Penn cites Cedric Price’s Fun Palace concept as a reference for the flexible nature of the new UCL space.
‘We designed it to be loose-fit to make it as flexible and future-proofed as possible,’ adds Hawkins\Brown associate Tom Noonan.
The core challenge was making what was basically a big dark shed fit for human occupation while at the same time accommodating the highly-controlled requirements of the testing, fabrication and lab areas. Key considerations were health and safety, and making the most of the natural light from the glazed facade already introduced along the 280m front elevation. According to Noonan, this logically led to the positioning of all teaching and studio space at the front of the building with manufacturing and testing, workshops and laboratories at the rear in artificially lit, mechanically ventilated spaces. A ‘runway’ thoroughfare stretches from the entrance to the back of the building, dividing controlled lab areas on one side from large test-rigs on the other. Here the architects made their biggest structural intervention – the creation of a 450mm thick ‘strong’ floor using 56 mini-pile foundations, which involved breaking and reinstating the protective gas ground membrane. Between the lobby and the workshops, a multi-use ‘Spanish Steps style’ auditorium space with views onto the workshops is designed for lectures, events, crits, performances. An extended mezzanine contains additional studio spaces on top of the labs and the new Real Estate Institute at the front of the building.
Everything is designed for ease of reconfiguration, with mobile studio furniture, high-level power and data on extendable cables, and plywood modular utility walls with integral storage and touch-down areas. In the rear zone, moveable glazed aluminium partitions screen-off test areas.
For such a heavy-use building, the architect chose robust, self-finishing materials, with the warmth of the plywood contrasting with exposed concrete and bursts of yellow highlights, most noticeably on the rubber auditorium floor. This stripped-back approach provides a calm and ordered backdrop to the messy activities.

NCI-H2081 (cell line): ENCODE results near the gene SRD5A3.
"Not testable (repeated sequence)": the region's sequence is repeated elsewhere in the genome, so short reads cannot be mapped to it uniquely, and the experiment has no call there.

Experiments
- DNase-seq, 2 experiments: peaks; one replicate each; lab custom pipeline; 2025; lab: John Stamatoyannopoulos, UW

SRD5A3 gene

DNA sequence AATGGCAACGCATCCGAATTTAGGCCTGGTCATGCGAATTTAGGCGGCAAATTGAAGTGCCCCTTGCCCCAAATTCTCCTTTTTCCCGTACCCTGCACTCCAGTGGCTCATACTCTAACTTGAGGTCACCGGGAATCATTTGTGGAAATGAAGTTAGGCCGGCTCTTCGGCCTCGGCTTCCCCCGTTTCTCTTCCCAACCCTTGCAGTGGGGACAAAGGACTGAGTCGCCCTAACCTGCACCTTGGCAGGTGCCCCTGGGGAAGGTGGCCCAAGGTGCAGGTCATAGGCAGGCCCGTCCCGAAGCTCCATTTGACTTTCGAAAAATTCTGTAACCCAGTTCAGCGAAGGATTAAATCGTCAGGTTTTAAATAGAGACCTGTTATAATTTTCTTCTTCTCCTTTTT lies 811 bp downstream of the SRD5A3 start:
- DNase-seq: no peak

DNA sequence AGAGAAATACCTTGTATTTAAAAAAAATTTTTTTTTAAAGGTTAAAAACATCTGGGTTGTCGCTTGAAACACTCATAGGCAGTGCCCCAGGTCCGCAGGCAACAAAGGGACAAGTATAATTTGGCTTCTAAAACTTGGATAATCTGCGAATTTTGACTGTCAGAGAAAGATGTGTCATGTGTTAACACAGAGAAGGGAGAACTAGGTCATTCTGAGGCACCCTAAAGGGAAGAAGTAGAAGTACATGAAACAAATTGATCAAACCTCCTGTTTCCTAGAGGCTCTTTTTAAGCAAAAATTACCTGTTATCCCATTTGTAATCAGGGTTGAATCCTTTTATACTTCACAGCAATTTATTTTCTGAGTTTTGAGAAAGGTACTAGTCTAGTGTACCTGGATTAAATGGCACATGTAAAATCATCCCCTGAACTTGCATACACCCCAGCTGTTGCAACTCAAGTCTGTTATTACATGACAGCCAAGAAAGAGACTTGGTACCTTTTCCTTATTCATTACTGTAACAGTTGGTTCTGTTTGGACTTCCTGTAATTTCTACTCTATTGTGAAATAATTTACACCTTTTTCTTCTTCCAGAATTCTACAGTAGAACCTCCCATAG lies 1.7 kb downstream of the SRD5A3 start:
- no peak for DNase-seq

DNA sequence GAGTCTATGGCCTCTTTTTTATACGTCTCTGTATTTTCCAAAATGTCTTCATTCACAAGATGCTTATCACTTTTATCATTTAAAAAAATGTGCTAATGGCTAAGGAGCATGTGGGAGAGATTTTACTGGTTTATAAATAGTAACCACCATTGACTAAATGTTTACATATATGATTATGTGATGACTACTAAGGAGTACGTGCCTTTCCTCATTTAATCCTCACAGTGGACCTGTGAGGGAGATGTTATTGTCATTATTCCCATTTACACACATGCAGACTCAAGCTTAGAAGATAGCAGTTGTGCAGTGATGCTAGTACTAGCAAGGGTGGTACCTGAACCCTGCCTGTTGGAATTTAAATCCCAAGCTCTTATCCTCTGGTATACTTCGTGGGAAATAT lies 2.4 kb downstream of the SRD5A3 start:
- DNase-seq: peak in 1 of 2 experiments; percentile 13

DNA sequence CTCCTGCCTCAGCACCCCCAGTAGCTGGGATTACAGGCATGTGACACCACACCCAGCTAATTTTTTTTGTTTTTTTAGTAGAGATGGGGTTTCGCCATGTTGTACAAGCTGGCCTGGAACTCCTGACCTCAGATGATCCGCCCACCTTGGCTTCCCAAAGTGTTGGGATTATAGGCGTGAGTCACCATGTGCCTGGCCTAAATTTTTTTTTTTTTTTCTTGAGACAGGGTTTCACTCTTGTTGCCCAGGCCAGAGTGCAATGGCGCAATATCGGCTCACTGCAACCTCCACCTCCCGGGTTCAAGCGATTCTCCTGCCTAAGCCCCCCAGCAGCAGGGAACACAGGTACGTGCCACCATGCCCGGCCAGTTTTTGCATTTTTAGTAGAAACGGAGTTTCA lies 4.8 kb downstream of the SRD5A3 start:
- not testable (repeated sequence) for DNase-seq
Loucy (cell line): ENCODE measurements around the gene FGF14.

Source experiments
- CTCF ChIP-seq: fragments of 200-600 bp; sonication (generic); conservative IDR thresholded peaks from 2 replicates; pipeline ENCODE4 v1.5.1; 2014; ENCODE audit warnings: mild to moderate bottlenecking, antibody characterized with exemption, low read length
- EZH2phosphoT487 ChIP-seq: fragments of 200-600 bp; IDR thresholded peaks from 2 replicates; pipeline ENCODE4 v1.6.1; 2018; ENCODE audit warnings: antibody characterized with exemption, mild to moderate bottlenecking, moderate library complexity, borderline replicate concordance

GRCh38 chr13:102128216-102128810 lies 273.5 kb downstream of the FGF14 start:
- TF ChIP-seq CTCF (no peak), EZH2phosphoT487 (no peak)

‘It’s raw, robust and industrial – a blank canvas to accommodate the creativity of staff and academics,’ says Noonan.
A similar aesthetic with a higher spec is used in the Real Estate Institute, which features two Harvard-style lecture theatres for executive level education.
At this early point, there are still challenges for UCL, which is trying to encourage student flow between the Bloomsbury and Here East sites. It might be only 30 minutes away from Gordon Street, but even six years on from the Olympics it still feels like a something of a brave new world, with the surrounding urban context still taking shape. However, Here East’s growing tenant mix is promising, with the UCL students – adding to those of fellow higher education tenant Loughborough University – bringing visible liveliness to this fast-evolving complex.
UCL’s new facilities are undoubtedly impressive. But it’s the much hoped-for cross-fertilisations and inter-faculty collaborations that take place within them that are the real prize. While these, like the surroundings area, will take much longer to crystallise, the early omens are good.
£12m UCL fit-out
6,200m² teaching and research facilities
450mm thick ‘strong floor’
2 Harvard-style lecture theatres
Client University College London
Principal design advisor Turner & Townsend
Main contractor Paragon Interiors
Structural engineer and MEP consultant Buro Happold
Cost consultant AECOM
Planning consultant Deloitte
Fire engineer & acoustic consultant Buro Happold
Project manager Mace
Approved building inspector JLAB